Where a standard E-tron will give you a shove in the back under acceleration but no more, the S feels significantly more potent, pinning you into the excellent sports seats with that seductive feeling unique to high-powered EVs. It’s not quite at the nausea-inducing levels of a Taycan Turbo S or whatever the latest Tesla Model S is, but definitely feels in that league. 

What’s of more interest, though, is the S’s augmented powertrain, which quite significantly transforms the E-tron’s handling balance. In Dynamic mode, the E-tron S will dramatically overdrive the outer rear wheel, making an SUV of 2.7 tons with the driver on board feel shockingly agile.

Drive it with ham-fisted inputs and the nose will run wide, but take a gentle stance on turn-in, get that weight over the front axle and the rear end will gently rotate in a controlled manner when you jump back on the power. Try this in a Tesla and it’ll quickly feel out of its depth, but the E-tron almost feels more like a giant RS7 on stilts.

Of course, feel in any form is scarce – feedback resulting from steering inputs, braking and body movements is comprehensively hidden underneath a woolen blanket of mass and technology, one so thick that only the lateral forces exerted onto your body give any indication of speed. As an experience it’s fascinating and odd all at the same time.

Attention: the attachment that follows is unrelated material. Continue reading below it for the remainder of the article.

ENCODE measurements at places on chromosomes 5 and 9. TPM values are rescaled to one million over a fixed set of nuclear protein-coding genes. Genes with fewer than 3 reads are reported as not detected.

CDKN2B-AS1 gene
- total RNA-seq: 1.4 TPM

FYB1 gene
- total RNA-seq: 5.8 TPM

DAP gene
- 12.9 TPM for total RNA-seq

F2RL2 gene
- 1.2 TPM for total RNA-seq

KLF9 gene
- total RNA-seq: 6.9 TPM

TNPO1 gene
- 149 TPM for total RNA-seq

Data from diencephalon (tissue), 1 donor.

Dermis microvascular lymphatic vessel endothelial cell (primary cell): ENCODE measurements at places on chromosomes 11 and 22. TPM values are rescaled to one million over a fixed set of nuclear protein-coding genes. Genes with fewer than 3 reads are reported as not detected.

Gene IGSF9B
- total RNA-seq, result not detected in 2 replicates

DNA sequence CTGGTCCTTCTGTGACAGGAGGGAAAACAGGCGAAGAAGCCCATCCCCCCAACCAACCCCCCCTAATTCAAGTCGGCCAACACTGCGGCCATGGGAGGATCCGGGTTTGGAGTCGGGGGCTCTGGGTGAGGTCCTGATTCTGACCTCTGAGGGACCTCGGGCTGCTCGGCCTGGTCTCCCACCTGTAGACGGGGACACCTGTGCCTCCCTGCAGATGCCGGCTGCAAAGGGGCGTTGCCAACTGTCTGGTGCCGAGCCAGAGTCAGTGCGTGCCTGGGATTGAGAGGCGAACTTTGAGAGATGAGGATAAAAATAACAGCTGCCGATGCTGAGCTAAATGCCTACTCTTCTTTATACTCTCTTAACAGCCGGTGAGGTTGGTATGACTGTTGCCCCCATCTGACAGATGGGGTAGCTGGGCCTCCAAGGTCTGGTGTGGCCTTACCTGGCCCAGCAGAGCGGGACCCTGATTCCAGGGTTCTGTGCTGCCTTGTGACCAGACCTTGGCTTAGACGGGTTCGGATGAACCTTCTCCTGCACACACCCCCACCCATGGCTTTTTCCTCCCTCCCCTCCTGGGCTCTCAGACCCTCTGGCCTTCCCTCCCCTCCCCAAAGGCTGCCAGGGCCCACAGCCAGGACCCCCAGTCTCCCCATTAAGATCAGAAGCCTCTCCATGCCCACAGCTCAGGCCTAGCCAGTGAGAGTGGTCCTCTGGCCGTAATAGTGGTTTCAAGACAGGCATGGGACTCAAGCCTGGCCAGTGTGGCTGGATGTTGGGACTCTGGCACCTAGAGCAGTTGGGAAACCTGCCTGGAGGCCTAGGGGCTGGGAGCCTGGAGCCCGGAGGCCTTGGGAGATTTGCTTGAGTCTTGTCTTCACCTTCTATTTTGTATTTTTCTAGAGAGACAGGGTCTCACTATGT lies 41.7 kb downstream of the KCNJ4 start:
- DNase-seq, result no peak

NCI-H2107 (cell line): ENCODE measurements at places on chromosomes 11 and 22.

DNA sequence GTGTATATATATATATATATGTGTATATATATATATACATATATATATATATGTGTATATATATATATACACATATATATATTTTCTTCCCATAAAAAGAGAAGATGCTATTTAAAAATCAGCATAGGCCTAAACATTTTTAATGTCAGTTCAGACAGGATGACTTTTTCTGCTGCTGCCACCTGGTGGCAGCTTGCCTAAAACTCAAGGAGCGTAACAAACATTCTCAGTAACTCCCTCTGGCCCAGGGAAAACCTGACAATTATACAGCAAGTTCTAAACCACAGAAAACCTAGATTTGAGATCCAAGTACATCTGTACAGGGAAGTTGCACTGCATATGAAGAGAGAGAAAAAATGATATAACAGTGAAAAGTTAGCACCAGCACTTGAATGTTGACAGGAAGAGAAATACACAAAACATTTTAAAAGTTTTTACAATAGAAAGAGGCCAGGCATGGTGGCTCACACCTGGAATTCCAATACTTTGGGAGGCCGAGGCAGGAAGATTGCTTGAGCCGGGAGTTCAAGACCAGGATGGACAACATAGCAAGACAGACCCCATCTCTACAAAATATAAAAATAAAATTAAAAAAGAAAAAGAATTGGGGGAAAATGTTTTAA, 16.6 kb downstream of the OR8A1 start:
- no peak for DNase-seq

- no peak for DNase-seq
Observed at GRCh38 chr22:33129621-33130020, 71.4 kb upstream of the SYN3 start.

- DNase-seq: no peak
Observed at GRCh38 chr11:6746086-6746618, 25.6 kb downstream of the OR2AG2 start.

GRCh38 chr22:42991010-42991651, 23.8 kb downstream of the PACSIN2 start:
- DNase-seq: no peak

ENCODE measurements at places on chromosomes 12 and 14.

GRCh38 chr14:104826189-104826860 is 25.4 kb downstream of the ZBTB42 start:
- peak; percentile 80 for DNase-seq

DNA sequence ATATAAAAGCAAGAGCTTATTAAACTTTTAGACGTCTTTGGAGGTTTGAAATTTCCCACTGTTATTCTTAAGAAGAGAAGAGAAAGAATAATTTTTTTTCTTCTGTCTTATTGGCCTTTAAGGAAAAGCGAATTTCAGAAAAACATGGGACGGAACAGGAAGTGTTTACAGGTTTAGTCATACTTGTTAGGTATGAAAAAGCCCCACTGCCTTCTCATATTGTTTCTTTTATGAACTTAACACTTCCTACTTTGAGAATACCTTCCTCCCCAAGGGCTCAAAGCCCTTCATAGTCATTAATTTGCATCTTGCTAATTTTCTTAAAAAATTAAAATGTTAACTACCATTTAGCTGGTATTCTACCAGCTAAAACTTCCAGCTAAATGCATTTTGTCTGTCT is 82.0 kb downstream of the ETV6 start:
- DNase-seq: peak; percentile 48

Drive in a calmer fashion and there are next to no compromises in comfort or drivability either. It’s a superbly refined and comfortable motorway cruiser and is as plush and well built as any other expensive Audi in the range. Of course, the very notion of performance SUVs continues to draw blank looks at evo, but compared to a Cayenne GTS or even the Alfa Romeo Stelvio Quadrifoglio the Audi E-tron S has its own distinct appeal.

The price you pay for all this performance comes in the form of range, or rather the lack of it. Audi quotes a WLTP range of 223 miles on a charge, but in a combination of mixed motorway driving in cold conditions, we saw barely 170 miles. When spending close to £100,000 on an electric SUV, being unable to comfortably perform a 150-mile round trip unless you’re in the softest of eco modes feels like a compromise too far.